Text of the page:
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Aussie celebrities who are strictly no alcohol: From Chrissy Swan to Keith Urban

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The glamorous stereotype of the party animal, permanently sloshed celebrity, flitting from glamorous party to glamorous party, getting more boozed as the night (or day) goes on, is a lot further from the truth than many of us think.

It turn out, there are loads of A-list Aussie celebs who are actually total teetotallers, not touching a drop of alcohol – ever.

Their motivations are hugely varied.

Some prefer to abstain from booze because they’re just sick of the hangovers, while others want to live a healthier lifestyle overall, and some have complex histories with substance abuse, so staying away from alcohol is an absolute necessity.

Whether you’re looking at quitting booze altogether or just want a bit of motivation to help you cut back or take a short break from drinking, these celebs will offer you some inspiration as you seek to walk down the straight and narrow path.

Keep on scrolling to meet these celebrities who don’t drink alcohol.

David Campbell

David has been sober for close to a decade.

(IMAGE: Getty)

Alcoholism runs in the Aussie TV host’s family, with his father Jimmy Barnes battling an addiction to alcohol for years.

“There is addiction on both sides of my family and I was standing at the doorway of a very dark room,” he wrote in a piece for The Daily Telegraph.

It was one really bad hangover that made him quit for good. “I changed my habits so that they have an example of someone who doesn’t drink. In doing so, I hope I’ve stopped the cycle of alcoholism in my family.”

In April 2023, David celebrated 9 years of sobriety, taking to his Instagram to celebrate: ”9 years sober this week. I was in Broome with my wife and son (pre twins),” David wrote of the photo shared.

”This happy photo of me is from this time once I made the decision. I am still happy. Like a weight has been removed from my shoulders (and liver). Stay strong. If you are struggling seek help.”

Dave Hughes

Dave has been sober since he was just 21.

(IMAGE: Getty)

In August 2022, the radio comedian celebrated an impressive 30 years sober, revealing to our sister publication New Idea that after confronting a ”low point” at the age of 21 he knew something had to change.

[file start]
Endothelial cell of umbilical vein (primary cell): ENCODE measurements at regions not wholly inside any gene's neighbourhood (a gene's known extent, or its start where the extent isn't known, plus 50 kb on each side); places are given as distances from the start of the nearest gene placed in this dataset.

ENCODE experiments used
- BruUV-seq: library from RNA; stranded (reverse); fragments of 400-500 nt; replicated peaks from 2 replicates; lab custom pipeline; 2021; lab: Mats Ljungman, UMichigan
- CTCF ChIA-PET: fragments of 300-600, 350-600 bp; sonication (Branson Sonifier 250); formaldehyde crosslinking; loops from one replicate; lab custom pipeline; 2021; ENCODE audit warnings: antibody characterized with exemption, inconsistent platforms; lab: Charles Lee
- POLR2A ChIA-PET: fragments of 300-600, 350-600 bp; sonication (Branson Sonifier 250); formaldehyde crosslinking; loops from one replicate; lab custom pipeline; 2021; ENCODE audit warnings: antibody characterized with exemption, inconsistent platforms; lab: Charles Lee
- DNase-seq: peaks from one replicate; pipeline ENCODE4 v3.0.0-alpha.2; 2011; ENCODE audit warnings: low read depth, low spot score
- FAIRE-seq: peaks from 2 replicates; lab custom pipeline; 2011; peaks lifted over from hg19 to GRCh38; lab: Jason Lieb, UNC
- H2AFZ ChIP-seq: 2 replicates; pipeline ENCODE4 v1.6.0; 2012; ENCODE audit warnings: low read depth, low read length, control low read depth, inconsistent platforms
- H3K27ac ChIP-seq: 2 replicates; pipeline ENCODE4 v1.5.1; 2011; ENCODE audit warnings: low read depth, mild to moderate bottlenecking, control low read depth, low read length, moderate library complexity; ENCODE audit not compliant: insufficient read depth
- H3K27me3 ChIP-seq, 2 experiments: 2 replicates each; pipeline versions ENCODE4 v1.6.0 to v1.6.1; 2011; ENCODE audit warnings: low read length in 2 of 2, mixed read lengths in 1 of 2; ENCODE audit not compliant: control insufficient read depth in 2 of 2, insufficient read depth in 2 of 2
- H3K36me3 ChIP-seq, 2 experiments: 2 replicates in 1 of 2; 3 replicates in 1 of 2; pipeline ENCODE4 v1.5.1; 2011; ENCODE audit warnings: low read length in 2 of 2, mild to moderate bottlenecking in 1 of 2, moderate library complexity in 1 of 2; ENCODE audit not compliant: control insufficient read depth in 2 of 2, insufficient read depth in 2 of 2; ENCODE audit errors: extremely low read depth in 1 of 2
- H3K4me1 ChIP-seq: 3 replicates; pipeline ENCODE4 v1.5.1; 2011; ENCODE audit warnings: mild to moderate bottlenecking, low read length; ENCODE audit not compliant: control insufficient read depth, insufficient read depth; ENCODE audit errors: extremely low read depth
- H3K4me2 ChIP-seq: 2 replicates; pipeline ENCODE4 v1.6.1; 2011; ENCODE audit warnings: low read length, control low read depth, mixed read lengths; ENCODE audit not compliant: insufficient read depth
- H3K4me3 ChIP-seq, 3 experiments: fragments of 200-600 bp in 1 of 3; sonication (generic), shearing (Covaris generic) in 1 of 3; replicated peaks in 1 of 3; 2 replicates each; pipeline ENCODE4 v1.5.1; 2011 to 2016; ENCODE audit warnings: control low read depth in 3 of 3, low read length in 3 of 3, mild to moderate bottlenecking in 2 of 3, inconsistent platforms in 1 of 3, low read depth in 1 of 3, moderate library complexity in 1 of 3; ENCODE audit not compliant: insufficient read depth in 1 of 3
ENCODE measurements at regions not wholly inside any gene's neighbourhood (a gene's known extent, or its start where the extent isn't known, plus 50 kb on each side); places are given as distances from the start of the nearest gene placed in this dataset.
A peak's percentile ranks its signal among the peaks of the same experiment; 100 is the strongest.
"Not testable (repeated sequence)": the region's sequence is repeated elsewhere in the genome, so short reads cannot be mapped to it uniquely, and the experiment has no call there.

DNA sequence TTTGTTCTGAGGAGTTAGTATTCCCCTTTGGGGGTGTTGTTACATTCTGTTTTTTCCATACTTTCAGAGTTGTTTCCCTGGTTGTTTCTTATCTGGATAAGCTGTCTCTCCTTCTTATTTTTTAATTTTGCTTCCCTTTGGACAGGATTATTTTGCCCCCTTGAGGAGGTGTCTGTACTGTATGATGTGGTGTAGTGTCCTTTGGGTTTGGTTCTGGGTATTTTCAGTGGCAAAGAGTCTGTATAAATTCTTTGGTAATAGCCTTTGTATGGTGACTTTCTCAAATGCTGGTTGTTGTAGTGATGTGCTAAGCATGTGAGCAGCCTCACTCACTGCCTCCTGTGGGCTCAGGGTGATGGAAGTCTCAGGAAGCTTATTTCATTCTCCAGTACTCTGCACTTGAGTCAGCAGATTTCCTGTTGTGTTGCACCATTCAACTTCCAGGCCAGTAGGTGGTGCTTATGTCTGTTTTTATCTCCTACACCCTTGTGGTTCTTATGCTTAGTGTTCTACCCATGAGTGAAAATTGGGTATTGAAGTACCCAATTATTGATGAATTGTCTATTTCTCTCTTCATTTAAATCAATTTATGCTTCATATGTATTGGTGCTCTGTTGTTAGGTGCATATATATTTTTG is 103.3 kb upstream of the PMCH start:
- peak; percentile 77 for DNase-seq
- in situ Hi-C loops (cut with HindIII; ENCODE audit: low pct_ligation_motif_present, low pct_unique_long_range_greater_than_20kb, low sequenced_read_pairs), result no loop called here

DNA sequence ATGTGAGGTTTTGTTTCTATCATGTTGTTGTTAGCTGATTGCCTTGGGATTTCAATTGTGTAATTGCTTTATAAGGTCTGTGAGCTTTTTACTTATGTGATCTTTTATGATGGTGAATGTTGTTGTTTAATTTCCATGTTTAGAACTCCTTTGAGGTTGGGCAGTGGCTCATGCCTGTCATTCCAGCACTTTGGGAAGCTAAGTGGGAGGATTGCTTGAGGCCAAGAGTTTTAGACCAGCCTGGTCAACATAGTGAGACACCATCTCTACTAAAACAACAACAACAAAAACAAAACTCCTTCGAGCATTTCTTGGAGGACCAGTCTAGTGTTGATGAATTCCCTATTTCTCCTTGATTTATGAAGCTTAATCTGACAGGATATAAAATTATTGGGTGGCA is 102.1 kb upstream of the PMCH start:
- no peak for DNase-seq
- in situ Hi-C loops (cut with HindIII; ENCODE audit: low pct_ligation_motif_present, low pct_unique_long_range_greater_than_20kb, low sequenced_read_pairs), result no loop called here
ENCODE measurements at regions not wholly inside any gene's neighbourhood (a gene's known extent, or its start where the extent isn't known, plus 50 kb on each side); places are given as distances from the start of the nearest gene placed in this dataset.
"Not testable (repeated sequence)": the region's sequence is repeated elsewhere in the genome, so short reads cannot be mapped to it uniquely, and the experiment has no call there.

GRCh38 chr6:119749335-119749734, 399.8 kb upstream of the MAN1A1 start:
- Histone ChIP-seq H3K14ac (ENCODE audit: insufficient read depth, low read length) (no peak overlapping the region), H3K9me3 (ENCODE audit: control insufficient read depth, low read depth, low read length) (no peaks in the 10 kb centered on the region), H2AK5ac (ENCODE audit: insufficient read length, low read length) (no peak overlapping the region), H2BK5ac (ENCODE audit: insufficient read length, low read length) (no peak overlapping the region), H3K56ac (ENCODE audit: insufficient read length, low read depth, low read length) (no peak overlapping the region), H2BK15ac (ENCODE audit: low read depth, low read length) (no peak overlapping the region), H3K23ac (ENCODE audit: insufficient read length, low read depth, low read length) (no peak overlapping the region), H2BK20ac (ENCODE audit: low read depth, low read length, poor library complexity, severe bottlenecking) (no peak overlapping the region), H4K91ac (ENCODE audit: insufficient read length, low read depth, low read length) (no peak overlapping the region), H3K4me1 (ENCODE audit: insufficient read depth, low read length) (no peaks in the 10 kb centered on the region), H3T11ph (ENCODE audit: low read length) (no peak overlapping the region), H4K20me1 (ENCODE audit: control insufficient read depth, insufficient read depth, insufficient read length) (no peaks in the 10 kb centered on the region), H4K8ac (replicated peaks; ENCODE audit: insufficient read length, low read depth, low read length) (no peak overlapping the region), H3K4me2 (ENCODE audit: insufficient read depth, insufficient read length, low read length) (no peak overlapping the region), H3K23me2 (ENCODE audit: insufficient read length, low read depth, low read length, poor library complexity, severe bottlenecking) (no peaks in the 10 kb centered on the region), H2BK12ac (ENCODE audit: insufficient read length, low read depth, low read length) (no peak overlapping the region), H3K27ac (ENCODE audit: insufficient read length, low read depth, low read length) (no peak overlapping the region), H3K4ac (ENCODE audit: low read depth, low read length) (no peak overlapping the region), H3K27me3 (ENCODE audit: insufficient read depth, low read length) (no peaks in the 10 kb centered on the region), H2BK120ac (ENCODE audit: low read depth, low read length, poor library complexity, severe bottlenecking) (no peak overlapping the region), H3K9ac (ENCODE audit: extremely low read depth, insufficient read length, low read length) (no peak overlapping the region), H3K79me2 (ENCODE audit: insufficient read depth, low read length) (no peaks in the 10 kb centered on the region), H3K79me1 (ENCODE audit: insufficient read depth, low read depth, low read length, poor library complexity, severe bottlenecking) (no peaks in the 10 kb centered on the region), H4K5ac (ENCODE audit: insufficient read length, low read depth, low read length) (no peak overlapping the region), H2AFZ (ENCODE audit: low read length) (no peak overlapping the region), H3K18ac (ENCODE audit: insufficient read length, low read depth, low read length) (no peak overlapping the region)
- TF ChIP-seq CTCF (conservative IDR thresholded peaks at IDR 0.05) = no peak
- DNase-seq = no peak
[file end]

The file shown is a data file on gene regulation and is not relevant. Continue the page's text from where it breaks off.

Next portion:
”I’d been a bad drunk from the age of probably fourteen or fifteen. I’d always obliterate myself. I was always out of control when I drank, and I didn’t like myself afterwards.”

His battle with the bottle only got worse as time went on and by the time he was approaching his twenties, Hughesy was struggling with mental health issues because of it.

“It made me really stressed and I was depressed, there’s no doubt about it,” he recalled of that dark time in his life.

“I’d just dropped out of university because I wasn’t able to focus. I was at a low point in my life basically.”

But it wasn’t until he was 21 that he found the courage to make a change – and make it last.

“It was Christmas Eve 1992 that the decision was made for me, by me, that I wasn’t going to drink again. So yeah, and here we are almost thirty years later,” he revealed.

Osher Gunsberg

In his critically acclaimed 2018 memoir Back, After the Break, Osher details his journey in greater detail.

(IMAGE: Getty)

Best known for his time as a host on [V], Australian Idol and The Bachelor, Osher is a beloved Australian media personality.

He’s also been vocal about his struggles to remain sober following years of battling alcoholism and mental health issues.

Despite being sober for 12 years, Osher has admitted that he still needs to be ”so careful” every day.

”I watch my input of what I look at, read and listen to, and also the people I spend time with. I have to be so careful with that,” he revealed to Body+Soul.

Whilst filming Australian Idol, Osher admitted to Now to Love that his drinking became so out of control that he barely remembers his time on set.

”I did it, I was there, I remember parts of it..but I don’t remember seasons two, three and four basically.”

”I don’t even know who he is,” Osher said, reflecting on his past self.

”He is a stranger to me. Life was very different for me; I was drinking a lot. But the kind of man I was back then is very different to the man I am now.”

In his critically acclaimed 2018 memoir Back, After the Break, Osher details his journey in greater detail.

Matt Agnew

Matt went sober shortly after wrapping up on The Bachelor.

(IMAGE: Instagram)

In March 2022, the former Bachelor celebrated two years since giving up alcohol.

“I haven’t spoken much publicly about the choice I made 2 years ago, but I was proud of myself for hitting this milestone and wanted to share,” he wrote on Instagram.